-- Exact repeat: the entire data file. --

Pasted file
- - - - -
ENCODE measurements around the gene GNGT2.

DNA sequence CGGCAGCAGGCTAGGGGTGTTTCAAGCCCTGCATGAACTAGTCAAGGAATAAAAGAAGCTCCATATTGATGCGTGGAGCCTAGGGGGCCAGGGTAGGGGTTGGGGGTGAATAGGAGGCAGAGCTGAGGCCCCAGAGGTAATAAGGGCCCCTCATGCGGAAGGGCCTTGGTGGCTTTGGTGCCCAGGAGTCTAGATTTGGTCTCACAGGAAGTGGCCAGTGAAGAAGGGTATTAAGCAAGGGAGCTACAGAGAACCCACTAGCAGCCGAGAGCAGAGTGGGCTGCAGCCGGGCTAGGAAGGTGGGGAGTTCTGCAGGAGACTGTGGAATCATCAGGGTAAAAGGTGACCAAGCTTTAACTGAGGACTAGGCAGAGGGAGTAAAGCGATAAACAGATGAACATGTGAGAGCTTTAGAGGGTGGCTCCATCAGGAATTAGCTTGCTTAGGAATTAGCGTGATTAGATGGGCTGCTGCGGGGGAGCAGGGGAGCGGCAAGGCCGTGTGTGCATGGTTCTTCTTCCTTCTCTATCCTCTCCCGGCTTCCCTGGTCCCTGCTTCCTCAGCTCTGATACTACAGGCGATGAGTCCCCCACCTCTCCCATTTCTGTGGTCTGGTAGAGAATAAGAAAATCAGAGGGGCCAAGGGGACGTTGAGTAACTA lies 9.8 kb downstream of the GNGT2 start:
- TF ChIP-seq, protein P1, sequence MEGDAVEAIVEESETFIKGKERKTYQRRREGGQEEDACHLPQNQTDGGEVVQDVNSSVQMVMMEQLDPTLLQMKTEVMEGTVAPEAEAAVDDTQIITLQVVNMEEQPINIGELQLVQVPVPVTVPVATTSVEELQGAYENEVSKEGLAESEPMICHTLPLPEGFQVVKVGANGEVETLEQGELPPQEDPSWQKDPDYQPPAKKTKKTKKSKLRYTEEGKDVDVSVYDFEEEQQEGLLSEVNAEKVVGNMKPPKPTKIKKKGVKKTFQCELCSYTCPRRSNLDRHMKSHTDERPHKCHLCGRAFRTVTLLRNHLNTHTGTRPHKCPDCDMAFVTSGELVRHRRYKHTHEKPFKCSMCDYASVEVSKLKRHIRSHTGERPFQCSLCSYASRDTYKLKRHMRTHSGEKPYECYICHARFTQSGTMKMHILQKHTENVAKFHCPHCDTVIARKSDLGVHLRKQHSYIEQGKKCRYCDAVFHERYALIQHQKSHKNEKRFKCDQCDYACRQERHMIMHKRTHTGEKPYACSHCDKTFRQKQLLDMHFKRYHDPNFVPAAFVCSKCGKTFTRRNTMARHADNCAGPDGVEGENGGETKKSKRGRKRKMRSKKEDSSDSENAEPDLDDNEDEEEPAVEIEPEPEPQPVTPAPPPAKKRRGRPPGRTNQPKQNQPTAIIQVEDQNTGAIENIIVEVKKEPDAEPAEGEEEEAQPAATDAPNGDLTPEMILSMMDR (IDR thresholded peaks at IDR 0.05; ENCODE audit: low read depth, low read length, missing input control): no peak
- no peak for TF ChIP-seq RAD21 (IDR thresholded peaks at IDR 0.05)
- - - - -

ENCODE measurements around the gene GNGT2.

DNA sequence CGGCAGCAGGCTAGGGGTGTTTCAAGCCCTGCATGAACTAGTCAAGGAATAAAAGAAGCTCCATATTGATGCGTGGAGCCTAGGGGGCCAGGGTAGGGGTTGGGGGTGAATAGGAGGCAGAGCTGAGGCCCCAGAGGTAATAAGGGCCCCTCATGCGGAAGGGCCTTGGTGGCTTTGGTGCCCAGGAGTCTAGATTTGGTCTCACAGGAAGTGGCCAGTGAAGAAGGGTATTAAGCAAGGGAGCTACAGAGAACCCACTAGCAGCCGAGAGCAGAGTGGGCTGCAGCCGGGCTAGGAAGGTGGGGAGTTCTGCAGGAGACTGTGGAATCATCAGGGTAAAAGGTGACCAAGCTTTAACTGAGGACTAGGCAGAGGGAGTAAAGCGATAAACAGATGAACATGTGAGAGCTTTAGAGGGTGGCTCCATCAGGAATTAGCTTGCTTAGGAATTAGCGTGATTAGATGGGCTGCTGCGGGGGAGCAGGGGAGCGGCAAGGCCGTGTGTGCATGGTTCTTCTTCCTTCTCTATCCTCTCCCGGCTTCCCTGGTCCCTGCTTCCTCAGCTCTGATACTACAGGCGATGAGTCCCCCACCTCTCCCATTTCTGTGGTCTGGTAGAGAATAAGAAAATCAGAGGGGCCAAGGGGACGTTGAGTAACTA lies 9.8 kb downstream of the GNGT2 start:
- TF ChIP-seq, protein P1, sequence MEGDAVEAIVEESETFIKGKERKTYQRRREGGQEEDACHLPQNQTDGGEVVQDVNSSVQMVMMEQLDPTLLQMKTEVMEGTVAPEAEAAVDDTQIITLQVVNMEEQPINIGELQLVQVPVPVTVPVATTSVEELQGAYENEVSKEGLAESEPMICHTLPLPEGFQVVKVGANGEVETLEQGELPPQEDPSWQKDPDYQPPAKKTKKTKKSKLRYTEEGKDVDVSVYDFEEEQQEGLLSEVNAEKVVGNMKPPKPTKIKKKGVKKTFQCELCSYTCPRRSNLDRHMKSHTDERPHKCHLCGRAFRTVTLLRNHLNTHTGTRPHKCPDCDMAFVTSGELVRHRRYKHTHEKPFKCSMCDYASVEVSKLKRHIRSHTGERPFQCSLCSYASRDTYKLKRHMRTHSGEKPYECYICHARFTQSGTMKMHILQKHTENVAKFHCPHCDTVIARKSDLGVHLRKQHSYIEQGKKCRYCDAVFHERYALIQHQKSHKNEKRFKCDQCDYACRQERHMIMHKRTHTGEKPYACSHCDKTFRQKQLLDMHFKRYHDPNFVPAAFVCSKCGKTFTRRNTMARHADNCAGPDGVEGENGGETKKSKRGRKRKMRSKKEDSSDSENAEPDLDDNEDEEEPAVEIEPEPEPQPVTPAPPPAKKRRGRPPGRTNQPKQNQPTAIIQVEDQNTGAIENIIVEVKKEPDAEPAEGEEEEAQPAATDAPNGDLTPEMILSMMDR (IDR thresholded peaks at IDR 0.05; ENCODE audit: low read depth, low read length, missing input control): no peak
- no peak for TF ChIP-seq RAD21 (IDR thresholded peaks at IDR 0.05)